Archive for The Man Who Could Cheat Death


Posted in FILM with tags , , , , , , , on June 4, 2014 by dcairns

Pictorial history of horror films back

A long time ago, in the early Cretaceous period I think it was, I swore to see every film depicted in the pages of Denis Gifford’s A Pictorial History of Horror Movies. I have not so far succeeded. I called my quest “See REPTILICUS and Die,” and I had been holding off on viewing the Danish dino non-epic until I had successfully tracked down such features as THE DEVIL BAT and THE EXPLOITS OF ELAINE. I have not entirely succeeded. It’s not so much that several of the “most wanted” titles may or may not be lost films, it’s more that THE MAN IN HALF MOON STREET seems unwatchably dull, even more so than its Hammer remake (known locally as ANTON DIFFRING’S ARSE IS ON FIRE), and that BLACK DRAGONS is an incoherent mess that makes you feel unpleasantly stoned when you try to watch it. But I may get through them one day.

Braving the possibility of a vengeful deity striking me down for tempting fate, I plopped REPTILICUS in the laptop and perused it with Fiona from the comfort of the marital bed. At least we would be carried off together. An IMDb reviewer seems to have shared my concern: “This is the movie that we Danes can be proud of!! It is the worst movie ever made but it is so funny that I am about to die.”

“When nature defies its own laws…” Hmm.

82 minutes later (for we watched the AIP English dub, not the 92 minute Danish original) Fiona remarked, “That was really disappointing. Although I did quite like the way everyone spoke really slowly, and all the women looked the same.”

The people spoke slowly because they were Danes speaking a second language for the English version, not knowing that AIP would dub them all anyway.

Danes drilling for oil in Lapland strike dinosaur blood instead, preserved in a layer of what is technically known as “icy muck.”


The film’s main title appears over a closeup of the man’s crotch and his bloody hands. Which is kind of strange when you think about it or don’t.

They exhume a tail, which isn’t what they were looking for but maybe works as a consolation prize, ship it to wonderful, wonderful Copenhagen, and stick it in a tank of nutrients (I think they mean meatballs), where it begins to regenerate, like Oddbod Jnr in CARRY ON SCREAMING. The logic being, if a lizard can grow a new tail, why can’t a tail grow a new lizard? Hang on to that logic, for it is the last you shall encounter for some time.

Not anticipating that a rampant dinosaur in their capital city might cause traffic congestion, the Danes carry on feeding the tail while the American officer brought in to supervise the military side of the tail-feeding goes on a sight-seeing tour of the city. The Tivoli Gardens get much play, with even their own theme song, “Tivoli Nights,” (AKA “the love theme from REPTILICUS”). Prolific sci-fi scenarist and Scrabble tray Ib Melchior obviously included this scene to make us ache all the more heartily for the destruction of Denmark’s capital along with its entire population, and he succeeded all too well. The bloodlust emanating from Fiona as she lay beside me staring at the scenes of Scandinavian merrymaking with a look of cold psychopathic rage was positively alarming. But when the eventual sauropod rampaged through the scenic grounds, spitting acidic venom in all directions, I heard myself cheering alongside her.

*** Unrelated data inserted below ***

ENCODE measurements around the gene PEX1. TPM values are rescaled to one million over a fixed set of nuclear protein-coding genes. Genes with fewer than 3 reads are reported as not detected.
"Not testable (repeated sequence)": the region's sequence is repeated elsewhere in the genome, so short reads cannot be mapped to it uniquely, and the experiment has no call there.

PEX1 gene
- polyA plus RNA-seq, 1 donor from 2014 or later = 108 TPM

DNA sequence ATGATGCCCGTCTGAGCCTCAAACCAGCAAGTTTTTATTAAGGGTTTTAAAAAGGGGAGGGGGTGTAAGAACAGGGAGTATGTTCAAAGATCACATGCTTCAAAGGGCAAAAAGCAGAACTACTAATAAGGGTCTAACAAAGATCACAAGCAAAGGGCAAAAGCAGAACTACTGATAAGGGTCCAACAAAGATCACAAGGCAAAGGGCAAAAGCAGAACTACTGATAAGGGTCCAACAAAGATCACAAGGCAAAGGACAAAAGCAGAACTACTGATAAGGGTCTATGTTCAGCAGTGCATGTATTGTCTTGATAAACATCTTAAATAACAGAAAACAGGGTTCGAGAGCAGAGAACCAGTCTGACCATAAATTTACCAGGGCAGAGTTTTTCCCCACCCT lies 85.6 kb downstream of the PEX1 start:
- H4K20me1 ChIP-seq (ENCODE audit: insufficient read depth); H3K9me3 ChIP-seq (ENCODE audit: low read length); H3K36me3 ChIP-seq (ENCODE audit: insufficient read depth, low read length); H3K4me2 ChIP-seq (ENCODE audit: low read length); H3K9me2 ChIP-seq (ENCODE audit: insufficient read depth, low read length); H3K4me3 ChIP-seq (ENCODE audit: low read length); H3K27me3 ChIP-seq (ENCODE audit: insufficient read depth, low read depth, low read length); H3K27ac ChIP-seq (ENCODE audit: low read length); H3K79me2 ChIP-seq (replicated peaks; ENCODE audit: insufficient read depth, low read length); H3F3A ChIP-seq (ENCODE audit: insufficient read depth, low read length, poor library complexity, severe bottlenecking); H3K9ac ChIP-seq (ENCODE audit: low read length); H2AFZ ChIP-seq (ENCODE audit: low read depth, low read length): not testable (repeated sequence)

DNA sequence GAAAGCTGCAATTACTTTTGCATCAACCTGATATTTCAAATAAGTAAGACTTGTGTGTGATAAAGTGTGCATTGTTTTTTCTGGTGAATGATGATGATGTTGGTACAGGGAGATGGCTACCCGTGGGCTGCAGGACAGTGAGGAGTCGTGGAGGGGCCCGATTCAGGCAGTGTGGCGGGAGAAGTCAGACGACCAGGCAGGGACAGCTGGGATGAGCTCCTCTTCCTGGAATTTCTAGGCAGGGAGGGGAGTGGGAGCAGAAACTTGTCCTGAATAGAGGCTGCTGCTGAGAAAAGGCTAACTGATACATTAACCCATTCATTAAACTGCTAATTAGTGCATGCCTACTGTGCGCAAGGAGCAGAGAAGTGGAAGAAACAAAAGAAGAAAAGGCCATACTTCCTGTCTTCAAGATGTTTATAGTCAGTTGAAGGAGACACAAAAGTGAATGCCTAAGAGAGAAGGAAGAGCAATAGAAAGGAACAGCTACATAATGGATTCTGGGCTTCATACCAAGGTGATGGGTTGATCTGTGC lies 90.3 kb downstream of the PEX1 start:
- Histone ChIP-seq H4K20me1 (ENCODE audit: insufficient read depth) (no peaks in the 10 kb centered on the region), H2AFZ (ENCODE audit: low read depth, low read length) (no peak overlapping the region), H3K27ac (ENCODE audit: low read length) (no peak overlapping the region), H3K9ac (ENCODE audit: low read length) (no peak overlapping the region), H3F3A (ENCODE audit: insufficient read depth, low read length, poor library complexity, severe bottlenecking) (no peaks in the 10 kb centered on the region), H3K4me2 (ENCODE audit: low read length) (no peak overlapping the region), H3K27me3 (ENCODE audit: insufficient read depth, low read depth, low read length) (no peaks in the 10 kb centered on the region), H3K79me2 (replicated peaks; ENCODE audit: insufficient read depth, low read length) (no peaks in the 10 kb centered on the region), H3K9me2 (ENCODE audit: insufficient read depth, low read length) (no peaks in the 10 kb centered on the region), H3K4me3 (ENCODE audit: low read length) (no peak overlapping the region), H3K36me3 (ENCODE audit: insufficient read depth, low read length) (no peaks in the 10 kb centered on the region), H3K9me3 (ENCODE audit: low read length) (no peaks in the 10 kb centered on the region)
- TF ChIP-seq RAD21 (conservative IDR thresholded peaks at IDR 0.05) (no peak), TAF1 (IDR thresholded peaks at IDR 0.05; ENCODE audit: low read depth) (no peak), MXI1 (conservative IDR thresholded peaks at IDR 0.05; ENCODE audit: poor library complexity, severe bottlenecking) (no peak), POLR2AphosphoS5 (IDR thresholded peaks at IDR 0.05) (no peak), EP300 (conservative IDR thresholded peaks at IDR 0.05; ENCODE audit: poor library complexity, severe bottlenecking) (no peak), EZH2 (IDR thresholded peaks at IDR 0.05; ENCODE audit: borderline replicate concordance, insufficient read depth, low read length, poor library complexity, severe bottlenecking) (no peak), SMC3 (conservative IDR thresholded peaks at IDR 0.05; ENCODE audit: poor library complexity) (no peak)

Fiona did, however, feel that it was a gross dereliction of the monster’s duty to fail to bite the head off the Little Mermaid statue.

Don’t watch this song unless you have someone conveniently positioned to punch on the arm right afterwards.

The dinosaur itself is a… I think “puppet” is actually dignifying it too much. I don’t know exactly how they’re making it move — nor do I know how it’s actually supposed to move in the movie’s reality, since as Fiona pointed out, it has feet but no legs, is sort of dachshund-shaped — but I think it’s a basically inert figurine being waggled about by an offscreen “effects artist” holding it by the tail. In effect, what the Lap oilman unearthed was the monster’s handle.

Via Facebook, Jim Earp draws our attention to the unsung figure of the drawbridge operator, who panics and raises the bridge so that a score of panicked citizens can cycle over the brink into the deep. “One of the greatest interpretations of anguished, imbecile helplessness in the history of cinema.”